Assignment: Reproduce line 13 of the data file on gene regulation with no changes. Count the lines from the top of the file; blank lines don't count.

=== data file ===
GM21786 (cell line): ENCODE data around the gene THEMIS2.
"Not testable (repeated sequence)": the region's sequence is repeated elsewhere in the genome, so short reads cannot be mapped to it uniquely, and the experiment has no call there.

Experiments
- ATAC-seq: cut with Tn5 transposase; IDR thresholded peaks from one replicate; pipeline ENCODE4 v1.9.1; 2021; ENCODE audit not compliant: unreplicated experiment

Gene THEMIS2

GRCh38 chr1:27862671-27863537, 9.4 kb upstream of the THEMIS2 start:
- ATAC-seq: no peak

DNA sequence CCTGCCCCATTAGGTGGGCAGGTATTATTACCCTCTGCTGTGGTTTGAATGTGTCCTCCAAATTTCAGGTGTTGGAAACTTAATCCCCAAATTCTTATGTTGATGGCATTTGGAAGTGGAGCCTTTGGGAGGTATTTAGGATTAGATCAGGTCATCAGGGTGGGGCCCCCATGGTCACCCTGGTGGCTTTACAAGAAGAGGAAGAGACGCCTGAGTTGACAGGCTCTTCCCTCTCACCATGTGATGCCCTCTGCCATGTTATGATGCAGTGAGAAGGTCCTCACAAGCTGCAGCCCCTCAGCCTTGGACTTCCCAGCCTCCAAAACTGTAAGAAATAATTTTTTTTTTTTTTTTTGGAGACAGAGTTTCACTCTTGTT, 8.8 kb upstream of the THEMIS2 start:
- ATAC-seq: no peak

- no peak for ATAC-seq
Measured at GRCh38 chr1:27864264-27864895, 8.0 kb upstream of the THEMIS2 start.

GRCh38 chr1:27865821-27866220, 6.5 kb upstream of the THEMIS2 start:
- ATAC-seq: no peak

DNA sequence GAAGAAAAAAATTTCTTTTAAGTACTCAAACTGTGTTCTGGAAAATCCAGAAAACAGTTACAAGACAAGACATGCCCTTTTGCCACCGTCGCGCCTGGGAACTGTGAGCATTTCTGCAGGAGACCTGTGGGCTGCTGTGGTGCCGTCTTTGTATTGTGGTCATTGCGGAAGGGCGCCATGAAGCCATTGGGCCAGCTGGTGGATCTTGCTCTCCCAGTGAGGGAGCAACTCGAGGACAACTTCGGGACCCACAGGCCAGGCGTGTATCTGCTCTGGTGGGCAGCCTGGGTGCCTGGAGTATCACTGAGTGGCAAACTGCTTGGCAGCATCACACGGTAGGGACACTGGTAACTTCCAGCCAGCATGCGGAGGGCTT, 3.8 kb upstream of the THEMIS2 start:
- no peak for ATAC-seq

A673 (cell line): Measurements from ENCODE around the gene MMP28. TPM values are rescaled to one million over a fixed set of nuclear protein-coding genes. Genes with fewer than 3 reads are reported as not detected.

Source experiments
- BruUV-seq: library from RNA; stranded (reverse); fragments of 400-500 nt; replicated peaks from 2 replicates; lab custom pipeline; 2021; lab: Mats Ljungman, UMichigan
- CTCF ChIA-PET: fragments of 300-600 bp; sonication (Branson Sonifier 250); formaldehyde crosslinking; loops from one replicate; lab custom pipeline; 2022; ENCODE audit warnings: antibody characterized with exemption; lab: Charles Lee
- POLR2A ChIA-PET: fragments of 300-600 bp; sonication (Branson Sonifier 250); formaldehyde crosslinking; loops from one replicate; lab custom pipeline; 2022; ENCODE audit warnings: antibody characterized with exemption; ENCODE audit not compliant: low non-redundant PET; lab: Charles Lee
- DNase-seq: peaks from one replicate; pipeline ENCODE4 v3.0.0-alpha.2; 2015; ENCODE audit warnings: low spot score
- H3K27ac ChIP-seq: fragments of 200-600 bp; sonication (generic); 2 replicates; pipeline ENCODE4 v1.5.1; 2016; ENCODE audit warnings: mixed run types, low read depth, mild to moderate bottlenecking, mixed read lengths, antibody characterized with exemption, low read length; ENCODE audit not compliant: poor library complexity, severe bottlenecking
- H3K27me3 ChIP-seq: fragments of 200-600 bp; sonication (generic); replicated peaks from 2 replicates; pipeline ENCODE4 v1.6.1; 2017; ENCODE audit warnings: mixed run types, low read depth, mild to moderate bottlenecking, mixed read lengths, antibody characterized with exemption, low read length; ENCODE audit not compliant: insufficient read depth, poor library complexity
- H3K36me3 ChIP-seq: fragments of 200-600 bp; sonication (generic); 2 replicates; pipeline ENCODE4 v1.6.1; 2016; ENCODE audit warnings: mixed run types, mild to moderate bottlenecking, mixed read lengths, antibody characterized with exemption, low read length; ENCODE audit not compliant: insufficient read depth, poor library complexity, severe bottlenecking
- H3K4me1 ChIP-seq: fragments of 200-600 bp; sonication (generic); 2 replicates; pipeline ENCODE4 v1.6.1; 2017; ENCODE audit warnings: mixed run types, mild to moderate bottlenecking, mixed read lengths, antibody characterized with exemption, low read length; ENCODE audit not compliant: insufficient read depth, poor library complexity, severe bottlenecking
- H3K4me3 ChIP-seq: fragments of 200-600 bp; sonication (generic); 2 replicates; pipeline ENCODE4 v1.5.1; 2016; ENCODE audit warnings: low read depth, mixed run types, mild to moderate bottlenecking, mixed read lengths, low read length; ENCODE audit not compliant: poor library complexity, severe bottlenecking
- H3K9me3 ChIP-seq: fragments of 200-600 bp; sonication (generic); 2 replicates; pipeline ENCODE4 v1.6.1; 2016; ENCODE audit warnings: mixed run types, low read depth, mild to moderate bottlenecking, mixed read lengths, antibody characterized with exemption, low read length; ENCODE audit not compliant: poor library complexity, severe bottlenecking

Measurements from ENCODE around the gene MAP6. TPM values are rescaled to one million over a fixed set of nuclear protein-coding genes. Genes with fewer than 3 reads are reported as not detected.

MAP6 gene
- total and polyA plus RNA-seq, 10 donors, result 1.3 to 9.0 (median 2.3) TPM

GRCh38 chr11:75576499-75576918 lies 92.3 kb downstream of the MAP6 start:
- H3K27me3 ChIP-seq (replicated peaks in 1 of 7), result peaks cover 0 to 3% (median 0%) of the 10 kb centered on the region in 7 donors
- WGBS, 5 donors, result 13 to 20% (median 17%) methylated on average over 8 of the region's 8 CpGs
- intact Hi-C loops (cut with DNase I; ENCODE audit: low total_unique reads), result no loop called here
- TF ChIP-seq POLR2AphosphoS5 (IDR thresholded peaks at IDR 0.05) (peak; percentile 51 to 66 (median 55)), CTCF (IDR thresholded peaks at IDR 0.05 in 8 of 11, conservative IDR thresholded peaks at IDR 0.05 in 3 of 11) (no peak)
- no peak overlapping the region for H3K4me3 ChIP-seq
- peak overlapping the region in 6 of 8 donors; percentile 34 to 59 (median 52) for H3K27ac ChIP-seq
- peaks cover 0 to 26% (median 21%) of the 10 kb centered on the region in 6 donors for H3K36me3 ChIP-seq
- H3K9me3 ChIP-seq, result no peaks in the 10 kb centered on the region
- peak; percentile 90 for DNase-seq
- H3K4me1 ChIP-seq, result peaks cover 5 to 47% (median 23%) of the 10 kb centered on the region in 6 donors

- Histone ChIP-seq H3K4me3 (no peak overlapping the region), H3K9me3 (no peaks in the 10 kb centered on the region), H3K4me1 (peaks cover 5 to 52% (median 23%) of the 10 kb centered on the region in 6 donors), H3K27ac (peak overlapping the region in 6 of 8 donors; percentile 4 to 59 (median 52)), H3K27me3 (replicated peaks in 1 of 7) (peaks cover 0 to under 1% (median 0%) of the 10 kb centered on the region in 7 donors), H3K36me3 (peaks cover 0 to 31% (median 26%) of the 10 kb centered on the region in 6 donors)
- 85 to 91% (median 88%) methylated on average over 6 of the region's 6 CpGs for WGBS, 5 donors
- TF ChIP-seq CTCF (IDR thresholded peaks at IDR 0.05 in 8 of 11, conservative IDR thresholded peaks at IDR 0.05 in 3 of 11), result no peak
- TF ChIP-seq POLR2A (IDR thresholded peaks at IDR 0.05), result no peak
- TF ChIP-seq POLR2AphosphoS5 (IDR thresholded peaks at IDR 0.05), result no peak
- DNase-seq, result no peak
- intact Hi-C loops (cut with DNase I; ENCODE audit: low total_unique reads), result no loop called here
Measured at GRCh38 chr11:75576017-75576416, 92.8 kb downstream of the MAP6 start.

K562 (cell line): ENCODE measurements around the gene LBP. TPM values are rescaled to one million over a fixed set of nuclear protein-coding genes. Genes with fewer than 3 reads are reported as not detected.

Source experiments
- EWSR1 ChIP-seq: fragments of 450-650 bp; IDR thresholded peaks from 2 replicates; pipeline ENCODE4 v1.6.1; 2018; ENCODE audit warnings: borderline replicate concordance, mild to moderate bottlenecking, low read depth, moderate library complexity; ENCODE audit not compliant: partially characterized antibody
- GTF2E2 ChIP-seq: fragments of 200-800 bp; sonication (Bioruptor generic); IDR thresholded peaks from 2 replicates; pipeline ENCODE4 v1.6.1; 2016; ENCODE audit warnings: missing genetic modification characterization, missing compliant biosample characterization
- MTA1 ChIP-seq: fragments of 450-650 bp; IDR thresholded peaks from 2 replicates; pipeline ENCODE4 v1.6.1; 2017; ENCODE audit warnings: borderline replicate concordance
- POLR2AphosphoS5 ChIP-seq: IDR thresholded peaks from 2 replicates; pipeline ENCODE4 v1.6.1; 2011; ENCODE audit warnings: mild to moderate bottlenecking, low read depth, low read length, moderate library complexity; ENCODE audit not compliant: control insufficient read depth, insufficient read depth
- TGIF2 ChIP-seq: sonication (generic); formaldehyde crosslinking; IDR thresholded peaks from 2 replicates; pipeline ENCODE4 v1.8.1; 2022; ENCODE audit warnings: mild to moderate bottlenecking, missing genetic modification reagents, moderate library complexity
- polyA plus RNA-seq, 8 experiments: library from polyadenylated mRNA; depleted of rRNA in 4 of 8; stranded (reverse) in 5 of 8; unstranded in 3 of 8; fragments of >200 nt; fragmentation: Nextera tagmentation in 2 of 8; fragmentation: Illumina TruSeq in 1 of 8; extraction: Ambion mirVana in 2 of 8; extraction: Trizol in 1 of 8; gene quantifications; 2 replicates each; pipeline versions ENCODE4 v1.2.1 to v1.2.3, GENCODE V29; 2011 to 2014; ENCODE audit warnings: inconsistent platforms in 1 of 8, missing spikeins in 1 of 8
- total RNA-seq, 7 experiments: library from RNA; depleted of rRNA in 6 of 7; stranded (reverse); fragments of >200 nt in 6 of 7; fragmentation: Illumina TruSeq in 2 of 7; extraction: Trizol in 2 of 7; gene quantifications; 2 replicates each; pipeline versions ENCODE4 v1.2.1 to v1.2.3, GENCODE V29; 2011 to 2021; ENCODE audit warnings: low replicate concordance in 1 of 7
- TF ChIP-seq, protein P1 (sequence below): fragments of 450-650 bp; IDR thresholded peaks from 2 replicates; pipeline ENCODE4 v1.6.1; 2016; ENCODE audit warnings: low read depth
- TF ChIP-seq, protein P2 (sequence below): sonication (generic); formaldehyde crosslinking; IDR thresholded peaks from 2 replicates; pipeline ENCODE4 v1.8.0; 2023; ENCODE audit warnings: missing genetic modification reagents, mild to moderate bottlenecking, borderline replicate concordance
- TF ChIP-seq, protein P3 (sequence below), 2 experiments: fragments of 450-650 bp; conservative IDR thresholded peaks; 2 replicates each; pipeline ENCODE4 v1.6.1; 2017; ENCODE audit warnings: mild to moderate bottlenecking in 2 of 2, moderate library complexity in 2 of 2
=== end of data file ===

- ATAC-seq: no peak